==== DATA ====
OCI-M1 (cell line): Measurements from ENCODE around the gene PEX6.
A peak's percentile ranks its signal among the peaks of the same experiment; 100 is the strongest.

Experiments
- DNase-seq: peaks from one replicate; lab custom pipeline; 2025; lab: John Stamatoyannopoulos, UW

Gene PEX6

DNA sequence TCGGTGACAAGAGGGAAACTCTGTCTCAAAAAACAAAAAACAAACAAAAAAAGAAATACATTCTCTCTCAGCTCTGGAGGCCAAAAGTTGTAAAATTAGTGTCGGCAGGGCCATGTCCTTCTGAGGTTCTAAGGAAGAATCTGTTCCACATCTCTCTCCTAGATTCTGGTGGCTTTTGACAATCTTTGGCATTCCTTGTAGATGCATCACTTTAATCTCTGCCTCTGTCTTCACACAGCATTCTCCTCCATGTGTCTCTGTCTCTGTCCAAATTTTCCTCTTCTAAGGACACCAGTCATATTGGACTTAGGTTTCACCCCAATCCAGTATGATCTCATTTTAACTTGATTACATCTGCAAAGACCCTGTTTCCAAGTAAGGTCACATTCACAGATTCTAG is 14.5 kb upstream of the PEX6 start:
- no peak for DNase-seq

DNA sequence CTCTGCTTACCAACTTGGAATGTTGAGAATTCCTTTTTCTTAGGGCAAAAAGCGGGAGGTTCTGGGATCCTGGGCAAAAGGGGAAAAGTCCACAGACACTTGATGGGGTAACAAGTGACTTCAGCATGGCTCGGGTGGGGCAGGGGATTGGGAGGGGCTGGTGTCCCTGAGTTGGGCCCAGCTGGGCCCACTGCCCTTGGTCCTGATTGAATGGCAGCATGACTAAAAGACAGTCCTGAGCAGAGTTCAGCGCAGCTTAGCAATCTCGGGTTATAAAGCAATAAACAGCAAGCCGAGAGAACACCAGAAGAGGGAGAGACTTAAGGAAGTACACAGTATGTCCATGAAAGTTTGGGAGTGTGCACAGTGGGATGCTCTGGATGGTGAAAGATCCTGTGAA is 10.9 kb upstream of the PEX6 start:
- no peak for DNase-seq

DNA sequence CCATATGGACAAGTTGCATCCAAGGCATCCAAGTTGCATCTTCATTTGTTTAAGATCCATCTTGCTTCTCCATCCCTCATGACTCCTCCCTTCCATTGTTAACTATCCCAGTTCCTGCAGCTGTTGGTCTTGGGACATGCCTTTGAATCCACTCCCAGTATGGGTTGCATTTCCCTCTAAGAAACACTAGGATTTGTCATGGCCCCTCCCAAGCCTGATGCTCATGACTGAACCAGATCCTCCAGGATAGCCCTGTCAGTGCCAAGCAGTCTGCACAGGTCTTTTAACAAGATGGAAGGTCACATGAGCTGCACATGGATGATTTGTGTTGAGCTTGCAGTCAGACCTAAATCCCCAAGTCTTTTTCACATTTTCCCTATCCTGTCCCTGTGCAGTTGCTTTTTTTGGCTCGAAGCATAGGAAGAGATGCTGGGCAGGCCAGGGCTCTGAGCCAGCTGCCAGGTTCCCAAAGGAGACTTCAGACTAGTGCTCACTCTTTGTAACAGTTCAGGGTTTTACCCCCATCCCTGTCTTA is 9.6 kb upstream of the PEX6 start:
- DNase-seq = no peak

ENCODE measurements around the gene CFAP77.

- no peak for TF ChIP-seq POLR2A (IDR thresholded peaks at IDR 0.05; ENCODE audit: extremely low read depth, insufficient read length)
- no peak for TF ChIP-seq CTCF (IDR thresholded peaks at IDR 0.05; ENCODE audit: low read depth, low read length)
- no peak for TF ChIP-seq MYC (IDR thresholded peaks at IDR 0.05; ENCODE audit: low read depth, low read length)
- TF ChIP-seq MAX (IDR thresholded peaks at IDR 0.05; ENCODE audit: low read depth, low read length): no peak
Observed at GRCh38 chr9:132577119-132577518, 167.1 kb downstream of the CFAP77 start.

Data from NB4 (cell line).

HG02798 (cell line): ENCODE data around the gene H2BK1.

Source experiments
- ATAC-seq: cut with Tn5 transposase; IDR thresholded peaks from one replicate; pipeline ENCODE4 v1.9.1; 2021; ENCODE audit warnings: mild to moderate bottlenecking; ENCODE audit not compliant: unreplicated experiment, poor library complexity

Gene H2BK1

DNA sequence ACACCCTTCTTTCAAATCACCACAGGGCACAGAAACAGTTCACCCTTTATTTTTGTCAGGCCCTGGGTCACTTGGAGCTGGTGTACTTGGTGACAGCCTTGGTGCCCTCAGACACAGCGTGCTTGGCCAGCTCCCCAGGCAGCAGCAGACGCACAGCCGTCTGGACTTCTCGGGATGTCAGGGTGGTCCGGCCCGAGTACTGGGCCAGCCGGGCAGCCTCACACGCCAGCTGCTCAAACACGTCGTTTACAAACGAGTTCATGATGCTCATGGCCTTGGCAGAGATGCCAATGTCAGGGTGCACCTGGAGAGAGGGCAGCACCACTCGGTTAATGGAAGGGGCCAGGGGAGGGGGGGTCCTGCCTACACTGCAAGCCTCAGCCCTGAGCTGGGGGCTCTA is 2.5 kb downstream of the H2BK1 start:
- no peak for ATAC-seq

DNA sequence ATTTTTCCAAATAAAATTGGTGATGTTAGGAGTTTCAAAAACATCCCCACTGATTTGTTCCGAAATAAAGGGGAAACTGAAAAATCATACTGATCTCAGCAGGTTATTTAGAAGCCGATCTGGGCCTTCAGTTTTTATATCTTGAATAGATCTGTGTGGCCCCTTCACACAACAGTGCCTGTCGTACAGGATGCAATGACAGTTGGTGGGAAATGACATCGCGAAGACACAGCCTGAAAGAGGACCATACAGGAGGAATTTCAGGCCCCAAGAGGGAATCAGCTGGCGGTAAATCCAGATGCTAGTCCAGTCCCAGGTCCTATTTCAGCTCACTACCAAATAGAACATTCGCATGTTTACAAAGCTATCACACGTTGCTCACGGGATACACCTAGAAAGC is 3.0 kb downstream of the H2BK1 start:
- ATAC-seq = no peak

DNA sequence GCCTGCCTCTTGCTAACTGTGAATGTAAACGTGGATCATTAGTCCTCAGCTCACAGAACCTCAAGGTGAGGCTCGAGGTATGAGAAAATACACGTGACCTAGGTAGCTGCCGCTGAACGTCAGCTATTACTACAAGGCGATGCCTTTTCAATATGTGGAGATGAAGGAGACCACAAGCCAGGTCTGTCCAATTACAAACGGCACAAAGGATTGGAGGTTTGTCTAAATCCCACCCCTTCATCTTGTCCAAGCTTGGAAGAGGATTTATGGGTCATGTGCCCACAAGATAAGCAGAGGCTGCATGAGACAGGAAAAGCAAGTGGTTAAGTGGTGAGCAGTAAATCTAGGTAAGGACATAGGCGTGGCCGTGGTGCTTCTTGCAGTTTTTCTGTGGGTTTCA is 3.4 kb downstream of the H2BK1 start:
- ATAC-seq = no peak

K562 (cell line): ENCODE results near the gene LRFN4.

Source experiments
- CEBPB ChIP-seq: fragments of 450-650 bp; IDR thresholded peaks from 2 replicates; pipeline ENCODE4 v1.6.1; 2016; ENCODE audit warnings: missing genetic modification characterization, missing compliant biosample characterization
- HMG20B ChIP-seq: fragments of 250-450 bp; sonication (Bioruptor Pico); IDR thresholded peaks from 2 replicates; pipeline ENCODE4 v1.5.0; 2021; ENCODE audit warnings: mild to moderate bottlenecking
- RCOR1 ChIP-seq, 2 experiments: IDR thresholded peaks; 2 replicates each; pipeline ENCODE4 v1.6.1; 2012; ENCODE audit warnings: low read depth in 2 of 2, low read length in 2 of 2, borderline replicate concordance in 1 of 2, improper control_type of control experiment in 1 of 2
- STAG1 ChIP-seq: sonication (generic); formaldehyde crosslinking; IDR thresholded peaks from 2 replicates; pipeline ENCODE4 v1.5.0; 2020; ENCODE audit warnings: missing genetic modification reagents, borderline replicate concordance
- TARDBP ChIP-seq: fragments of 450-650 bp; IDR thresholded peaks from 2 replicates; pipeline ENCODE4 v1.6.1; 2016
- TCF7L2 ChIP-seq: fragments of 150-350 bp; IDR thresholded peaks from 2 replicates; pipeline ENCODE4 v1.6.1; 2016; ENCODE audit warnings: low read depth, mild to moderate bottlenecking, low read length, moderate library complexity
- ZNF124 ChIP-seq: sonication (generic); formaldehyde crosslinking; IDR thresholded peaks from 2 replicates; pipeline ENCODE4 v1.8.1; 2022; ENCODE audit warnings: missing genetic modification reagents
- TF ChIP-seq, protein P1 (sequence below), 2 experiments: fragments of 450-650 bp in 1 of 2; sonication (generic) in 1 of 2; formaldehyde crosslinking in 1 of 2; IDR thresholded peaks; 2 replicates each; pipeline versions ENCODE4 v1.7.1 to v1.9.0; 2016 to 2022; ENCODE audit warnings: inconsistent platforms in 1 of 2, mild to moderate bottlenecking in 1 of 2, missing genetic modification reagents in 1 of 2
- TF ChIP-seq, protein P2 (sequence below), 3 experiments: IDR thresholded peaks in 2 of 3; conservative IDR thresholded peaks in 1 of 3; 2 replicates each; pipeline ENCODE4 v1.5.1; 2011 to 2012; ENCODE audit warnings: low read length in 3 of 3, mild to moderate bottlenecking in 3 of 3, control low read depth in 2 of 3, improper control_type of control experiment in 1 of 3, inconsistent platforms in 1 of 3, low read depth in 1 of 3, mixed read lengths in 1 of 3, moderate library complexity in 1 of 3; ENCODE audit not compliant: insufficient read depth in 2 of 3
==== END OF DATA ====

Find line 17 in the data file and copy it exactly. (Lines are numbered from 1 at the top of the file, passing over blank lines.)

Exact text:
Observed at GRCh38 chr9:132577119-132577518, 167.1 kb downstream of the CFAP77 start.